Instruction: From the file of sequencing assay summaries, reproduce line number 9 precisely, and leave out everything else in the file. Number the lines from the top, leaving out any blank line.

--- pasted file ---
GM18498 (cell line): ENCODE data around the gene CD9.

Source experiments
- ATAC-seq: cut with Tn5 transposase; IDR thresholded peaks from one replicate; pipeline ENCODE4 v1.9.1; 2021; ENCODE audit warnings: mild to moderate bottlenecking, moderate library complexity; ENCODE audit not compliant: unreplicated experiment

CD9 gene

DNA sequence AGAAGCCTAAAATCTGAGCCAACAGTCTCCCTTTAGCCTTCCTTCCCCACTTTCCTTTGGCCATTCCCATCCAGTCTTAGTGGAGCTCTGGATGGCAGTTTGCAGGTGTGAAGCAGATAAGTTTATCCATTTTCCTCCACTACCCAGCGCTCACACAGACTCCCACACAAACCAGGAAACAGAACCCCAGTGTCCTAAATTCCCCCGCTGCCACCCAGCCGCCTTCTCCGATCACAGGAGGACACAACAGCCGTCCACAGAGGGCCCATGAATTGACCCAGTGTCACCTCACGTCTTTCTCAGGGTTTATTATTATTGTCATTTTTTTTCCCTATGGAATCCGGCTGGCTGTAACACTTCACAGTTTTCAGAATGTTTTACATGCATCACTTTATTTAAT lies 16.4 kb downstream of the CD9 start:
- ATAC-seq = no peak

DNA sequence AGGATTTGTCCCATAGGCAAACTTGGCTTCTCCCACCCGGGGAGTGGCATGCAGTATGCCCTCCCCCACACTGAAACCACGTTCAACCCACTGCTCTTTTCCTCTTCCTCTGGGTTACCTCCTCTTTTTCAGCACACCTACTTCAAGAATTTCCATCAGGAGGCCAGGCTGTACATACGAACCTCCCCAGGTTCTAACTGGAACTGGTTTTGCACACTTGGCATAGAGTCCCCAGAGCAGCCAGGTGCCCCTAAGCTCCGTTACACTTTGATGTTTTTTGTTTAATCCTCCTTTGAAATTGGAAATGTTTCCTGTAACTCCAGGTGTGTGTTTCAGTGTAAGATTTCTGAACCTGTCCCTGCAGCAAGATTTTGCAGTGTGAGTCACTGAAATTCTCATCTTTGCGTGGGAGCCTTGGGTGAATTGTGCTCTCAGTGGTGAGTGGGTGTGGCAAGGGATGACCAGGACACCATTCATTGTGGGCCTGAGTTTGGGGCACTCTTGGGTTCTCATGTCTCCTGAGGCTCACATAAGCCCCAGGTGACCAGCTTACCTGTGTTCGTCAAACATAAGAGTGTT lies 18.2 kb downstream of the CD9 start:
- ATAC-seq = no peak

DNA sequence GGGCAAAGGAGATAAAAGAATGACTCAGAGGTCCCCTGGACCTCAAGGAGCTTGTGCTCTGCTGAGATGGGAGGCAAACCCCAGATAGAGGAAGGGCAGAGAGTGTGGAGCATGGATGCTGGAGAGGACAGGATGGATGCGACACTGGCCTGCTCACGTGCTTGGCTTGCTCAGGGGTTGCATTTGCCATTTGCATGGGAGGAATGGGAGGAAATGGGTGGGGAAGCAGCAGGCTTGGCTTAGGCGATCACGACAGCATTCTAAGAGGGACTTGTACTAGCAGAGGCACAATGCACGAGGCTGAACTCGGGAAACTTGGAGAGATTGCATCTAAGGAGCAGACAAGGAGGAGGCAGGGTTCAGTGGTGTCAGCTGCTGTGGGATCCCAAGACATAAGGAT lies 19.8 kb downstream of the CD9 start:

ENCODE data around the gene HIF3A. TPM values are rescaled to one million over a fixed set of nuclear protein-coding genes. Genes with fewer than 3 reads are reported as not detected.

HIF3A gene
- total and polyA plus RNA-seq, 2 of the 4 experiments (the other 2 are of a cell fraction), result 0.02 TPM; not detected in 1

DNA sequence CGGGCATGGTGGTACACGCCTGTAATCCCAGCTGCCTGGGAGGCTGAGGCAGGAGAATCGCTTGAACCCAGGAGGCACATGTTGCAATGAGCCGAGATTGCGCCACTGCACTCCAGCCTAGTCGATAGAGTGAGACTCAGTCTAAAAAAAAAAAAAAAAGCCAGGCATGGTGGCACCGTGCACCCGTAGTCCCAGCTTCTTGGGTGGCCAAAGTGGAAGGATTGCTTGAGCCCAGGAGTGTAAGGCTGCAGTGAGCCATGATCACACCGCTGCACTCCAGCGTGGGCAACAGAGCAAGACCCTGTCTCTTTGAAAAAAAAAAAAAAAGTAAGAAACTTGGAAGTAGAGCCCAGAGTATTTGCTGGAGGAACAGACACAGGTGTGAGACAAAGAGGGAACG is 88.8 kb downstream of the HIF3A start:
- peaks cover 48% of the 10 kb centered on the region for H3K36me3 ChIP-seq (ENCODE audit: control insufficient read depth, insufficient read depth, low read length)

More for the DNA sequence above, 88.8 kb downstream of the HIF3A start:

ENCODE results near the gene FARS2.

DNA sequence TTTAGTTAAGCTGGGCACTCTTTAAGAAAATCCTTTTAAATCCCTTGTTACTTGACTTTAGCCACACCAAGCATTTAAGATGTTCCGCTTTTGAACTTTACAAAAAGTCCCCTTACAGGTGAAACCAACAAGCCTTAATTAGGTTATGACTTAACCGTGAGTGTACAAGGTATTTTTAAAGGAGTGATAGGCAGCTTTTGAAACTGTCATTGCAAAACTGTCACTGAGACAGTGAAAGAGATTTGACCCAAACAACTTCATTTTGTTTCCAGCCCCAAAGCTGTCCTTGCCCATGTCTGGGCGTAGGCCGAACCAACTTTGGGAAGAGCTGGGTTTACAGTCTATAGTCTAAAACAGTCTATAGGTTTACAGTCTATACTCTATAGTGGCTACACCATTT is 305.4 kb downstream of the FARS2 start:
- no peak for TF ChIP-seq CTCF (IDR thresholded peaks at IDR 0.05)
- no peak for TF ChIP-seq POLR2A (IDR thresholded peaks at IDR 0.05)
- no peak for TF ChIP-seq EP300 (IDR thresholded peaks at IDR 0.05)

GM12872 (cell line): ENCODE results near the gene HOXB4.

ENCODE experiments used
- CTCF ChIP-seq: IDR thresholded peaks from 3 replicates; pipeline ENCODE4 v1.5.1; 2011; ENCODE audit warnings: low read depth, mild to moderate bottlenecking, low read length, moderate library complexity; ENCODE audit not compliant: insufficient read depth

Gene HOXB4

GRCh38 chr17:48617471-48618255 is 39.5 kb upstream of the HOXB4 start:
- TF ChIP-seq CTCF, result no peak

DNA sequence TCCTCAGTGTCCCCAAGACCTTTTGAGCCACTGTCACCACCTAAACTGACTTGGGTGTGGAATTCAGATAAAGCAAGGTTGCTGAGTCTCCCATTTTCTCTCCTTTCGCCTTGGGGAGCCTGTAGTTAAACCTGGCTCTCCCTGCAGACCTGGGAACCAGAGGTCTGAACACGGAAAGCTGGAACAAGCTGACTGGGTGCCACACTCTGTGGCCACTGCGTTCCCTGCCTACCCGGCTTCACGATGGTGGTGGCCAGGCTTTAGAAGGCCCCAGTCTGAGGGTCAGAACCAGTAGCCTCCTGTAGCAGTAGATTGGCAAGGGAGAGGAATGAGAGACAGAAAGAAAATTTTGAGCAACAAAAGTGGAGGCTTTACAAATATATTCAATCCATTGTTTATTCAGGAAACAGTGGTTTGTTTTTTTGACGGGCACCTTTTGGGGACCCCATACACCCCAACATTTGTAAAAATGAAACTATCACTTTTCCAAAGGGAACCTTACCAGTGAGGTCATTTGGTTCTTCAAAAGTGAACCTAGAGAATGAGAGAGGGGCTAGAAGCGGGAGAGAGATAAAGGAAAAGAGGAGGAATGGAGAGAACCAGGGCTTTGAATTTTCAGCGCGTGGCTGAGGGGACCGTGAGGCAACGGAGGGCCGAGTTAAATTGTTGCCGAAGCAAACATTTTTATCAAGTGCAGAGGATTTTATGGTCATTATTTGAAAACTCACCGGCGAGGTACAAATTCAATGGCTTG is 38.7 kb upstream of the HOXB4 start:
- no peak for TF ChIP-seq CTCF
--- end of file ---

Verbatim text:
DNA sequence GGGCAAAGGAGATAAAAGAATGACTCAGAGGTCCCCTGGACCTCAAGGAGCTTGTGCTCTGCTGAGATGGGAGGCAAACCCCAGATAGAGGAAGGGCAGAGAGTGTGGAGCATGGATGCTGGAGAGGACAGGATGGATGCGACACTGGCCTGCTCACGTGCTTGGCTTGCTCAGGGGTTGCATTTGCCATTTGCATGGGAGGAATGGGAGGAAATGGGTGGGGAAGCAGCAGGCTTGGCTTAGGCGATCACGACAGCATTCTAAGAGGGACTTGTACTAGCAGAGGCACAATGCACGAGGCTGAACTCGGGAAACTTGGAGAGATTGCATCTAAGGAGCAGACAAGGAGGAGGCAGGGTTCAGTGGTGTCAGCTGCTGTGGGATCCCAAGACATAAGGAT lies 19.8 kb downstream of the CD9 start: